enemyofperfect: a spray of orange leaves against a muted background (Default)
Having an anxiety disorder is like juggling angry weasels.

It's like juggling angry weasels all the time. And okay, it turns out that with enough practice, you can get pretty good at anything, even weasel-juggling? But that doesn't mean it doesn't make things difficult.

Like, you can never just pick up a book and read it. Instead it has to be, okay, all three weasels up in the air, time to turn the page and quick catch the weasels again -- yes, excellent, weasels successfully caught! Now read a paragraph. Now look up to make sure the weasels aren't writhing out of control. Good, good. Now read another few paragraphs -- whoops, and there we are with the writhing, damn it, weasels!

cut for metaphorical weasel violence and all-caps cursing )

But even when I do have the weasels mostly under control, it's just--

Sometimes I just get so tired of all the juggling.

(h/t to [personal profile] staranise -- lexicon -- and Joss Whedon -- episode context and quote)
enemyofperfect: a spray of orange leaves against a muted background (Default)
1. Anxiety is not always an unpleasant state. At least, it isn't always consciously so. Sometimes -- I imagine it like a day when snow falls so thick and fast that almost all you can see is white, everything fading to white as it recedes into the distance, with even sounds softened and muffled by the heavy hush of the snow, so that it can feel almost as if you're entirely alone in the world, everyone and everything else having disappeared behind a thick white curtain. It isn't an awful feeling. Lonely, maybe. And perhaps discouraging in the sense that it seems unwise to travel very quickly, or away from places you know very well, on such a day, when you might not even know if you were walking in circles, or see hazards until you were almost upon them -- but as long as you stay still, it's safe enough, so again, it isn't in itself unbearable. It's just a little cold.

2. [personal profile] staranise has a really good post on dealing with criticism and/or flames. It is, in the first place, an awesome resource, and in the second, left me somewhere between hysterical laughter and simple hyperventilation for a little while after I read the description of triggered states. I, ah, gather it isn't typical to experience those routinely during harmless interactions with friends? Maybe that's something for me to work on. Another thing to work on: consistently rounding up any state of affairs I can conceivably live with to "being okay". There may in fact even be multiple intermediate levels of existence to be found between acute, unmistakable lack of cope and reasonable wellness! It's something to think about.

3. I'm having a hard time finding words to talk about this beautiful post of Leiah Moser's, probably because my head is full of emotions instead. In it, she talks about being transgender and Jewish. I have no personal experience of the latter, but the former... is maybe something I should stop questioning my experience with.  Or maybe even find words to talk about, one of these days.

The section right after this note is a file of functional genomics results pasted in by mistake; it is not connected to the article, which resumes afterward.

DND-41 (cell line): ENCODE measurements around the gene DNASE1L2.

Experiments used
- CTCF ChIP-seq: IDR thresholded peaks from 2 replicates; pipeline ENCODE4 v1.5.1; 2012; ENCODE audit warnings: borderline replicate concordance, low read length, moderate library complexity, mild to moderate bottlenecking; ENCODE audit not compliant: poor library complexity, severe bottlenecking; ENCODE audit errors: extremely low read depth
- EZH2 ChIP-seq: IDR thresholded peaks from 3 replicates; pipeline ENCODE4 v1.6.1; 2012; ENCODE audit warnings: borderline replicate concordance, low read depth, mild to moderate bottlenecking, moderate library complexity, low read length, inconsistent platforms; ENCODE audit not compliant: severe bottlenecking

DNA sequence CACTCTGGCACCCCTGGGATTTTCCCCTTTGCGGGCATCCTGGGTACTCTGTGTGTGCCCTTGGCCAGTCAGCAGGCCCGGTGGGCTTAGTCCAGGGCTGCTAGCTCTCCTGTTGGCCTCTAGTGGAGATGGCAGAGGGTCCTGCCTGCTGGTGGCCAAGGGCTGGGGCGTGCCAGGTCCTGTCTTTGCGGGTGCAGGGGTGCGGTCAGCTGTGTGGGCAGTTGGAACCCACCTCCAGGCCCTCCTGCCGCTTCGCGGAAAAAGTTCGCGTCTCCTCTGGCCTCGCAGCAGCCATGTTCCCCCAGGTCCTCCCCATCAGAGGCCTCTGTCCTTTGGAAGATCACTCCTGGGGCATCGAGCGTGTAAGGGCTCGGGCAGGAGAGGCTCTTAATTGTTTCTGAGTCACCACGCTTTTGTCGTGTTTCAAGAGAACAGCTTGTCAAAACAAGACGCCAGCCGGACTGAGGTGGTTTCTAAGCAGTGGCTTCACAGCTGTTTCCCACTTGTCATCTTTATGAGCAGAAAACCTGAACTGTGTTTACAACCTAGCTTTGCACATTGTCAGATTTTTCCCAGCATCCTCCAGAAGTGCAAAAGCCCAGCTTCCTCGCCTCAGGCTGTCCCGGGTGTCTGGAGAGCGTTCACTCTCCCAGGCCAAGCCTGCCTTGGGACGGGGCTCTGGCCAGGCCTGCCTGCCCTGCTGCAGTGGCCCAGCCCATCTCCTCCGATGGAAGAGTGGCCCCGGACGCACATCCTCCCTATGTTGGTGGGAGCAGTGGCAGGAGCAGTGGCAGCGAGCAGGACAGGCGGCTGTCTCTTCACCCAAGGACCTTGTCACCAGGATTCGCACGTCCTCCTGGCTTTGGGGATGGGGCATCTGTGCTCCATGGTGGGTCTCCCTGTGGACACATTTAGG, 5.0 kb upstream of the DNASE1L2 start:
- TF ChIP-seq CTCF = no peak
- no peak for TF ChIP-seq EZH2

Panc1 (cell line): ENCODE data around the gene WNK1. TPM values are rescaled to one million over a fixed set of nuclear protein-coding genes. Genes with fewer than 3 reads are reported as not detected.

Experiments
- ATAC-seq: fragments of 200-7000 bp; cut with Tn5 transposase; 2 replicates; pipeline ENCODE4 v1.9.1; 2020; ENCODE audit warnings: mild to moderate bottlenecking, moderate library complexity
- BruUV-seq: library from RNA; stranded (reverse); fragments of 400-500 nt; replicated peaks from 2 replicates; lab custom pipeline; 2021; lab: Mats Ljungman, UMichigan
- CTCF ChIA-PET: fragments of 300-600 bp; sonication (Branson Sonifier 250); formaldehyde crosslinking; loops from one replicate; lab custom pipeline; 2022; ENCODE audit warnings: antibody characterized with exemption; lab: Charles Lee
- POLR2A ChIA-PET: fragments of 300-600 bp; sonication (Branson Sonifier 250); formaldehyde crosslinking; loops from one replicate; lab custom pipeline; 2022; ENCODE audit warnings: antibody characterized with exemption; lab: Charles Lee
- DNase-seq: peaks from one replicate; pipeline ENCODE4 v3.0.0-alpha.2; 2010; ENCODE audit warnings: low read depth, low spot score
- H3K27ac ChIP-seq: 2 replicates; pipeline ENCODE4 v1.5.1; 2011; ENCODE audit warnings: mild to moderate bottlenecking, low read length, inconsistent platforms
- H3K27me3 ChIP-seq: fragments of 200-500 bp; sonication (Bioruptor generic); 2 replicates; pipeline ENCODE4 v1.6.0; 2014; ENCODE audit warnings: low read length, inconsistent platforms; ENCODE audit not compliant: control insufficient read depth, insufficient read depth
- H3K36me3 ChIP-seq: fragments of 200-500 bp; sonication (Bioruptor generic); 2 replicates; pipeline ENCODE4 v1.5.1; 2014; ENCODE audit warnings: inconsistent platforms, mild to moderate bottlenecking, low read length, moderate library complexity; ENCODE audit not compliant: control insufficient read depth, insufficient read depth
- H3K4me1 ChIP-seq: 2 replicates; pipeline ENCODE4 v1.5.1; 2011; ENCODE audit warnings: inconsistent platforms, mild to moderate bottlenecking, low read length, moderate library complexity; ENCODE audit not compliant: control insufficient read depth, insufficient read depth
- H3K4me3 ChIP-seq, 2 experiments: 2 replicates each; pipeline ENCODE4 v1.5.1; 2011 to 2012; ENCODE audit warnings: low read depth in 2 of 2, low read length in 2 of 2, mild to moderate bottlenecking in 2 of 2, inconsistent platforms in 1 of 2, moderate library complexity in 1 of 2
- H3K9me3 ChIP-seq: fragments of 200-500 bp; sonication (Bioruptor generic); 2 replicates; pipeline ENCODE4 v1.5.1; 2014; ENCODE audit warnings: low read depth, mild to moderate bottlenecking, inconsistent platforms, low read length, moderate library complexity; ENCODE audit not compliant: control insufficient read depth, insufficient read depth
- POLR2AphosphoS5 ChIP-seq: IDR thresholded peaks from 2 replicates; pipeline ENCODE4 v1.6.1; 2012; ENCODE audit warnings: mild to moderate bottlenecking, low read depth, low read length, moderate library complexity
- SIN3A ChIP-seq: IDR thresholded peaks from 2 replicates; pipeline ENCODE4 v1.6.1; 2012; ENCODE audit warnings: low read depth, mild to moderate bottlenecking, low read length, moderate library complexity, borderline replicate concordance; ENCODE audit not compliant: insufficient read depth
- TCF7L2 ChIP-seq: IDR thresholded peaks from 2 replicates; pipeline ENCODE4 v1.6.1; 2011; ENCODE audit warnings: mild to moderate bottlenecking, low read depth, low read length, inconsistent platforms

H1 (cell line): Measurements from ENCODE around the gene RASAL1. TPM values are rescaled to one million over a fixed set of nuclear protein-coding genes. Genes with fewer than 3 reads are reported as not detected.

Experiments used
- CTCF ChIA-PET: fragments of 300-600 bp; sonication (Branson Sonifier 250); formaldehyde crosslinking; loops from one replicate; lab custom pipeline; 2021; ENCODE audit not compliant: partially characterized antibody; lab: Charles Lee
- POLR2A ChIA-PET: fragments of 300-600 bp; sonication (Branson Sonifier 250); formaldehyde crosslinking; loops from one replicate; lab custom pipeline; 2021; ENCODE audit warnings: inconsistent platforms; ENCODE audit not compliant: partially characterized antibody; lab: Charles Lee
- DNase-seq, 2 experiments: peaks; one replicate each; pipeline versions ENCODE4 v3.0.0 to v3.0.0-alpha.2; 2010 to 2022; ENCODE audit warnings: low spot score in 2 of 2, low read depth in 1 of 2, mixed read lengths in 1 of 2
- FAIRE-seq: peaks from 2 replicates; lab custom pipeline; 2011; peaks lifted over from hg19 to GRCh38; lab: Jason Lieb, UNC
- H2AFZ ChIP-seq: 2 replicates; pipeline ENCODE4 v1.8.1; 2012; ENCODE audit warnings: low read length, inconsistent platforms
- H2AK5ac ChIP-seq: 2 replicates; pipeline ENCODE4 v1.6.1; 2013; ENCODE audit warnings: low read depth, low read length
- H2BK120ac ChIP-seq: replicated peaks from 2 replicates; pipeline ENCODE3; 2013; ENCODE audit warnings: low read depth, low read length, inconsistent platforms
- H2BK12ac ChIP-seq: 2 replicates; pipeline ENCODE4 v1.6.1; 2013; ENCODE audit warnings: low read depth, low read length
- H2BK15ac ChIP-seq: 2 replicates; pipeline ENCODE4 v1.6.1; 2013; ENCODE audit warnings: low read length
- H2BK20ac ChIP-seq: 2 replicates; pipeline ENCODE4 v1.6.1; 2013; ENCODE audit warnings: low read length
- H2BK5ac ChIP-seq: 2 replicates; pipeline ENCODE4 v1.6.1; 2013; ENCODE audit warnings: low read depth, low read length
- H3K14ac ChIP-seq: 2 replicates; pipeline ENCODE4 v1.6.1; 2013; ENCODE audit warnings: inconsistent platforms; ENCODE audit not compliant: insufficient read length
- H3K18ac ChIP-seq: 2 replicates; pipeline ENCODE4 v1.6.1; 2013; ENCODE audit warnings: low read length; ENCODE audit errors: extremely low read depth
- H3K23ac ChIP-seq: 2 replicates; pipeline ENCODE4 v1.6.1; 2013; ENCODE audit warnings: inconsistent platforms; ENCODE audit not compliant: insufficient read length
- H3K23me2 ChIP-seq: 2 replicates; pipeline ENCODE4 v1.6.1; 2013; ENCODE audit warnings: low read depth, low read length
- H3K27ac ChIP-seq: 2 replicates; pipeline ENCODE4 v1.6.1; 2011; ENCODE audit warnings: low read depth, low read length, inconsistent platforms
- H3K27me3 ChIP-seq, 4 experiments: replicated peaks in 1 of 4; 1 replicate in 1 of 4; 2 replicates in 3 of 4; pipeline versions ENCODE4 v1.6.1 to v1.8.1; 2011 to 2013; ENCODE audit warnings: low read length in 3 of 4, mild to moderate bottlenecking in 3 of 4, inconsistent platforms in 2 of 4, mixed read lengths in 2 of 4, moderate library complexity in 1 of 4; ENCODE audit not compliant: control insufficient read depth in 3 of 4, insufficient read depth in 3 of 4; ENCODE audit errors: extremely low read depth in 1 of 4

4. Springtime Will Kill You starts out as a very nice noir pastiche in which Mr. Orpheus, private detective, is engaged by one Demeter Dione to find her missing daughter, Persephone. From this entertaining beginning it builds, and grows, until it ends up -- someplace pretty amazing, in my estimation. You may wish to overlook the paragraph about the mystique of Death Valley, which Orpheus describes as the only "wild" place left in the otherwise "civilized" state of California; it's a rare false note in a complex and skillfully told story, which does not otherwise have much truck with false dichotomies. Do heed the author's choice not to use archive warnings.

5. I don't know if I'm actually clumsier than average these days, or if that's a leftover bit of self-image from back when I was still growing and couldn't reasonably be expected to keep track of where my elbows were at any given time; if I had to guess, I would say that in practical terms I'm much less accident-prone, but that some of that has come from knowing the limits of my motor skills, rather than having dramatically expanded said limits. Anyway, regardless of whether my lapses of physical grace come more or less frequently than most people's, I've been known to get pretty frustrated with myself when they occur, because, well, getting frustrated with myself is something I am good at.

One of the things that's helped, though? Is learning a little bit about how monumental a task it turns out to be to build a robot that can move around on legs and keep its balance -- or, more impressive still, regain its balance after having lost it. I mean, I still trip or slip or just randomly start to fall over because, like, it is dark, and how am I supposed to stay upright when I can't see? And it's still totally a pain in the neck, and I still sometimes have that familiar internal chorus of "Oh shit! Why am I always so clumsy? I don't even know there is to trip on here, what is my deal?"

But what's newer is, the times when the ground is a little uneven, say, and maybe slightly icy too, and even though I'm trying to be careful, my feet start to slide out from under me, just a little bit, until I correct for it -- at these times, I notice that I did correct for it. And I think, damn, I've got some decent programming at my disposal, here.

And thus cheered my by utter geekiness, I generally feel quite a bit better.

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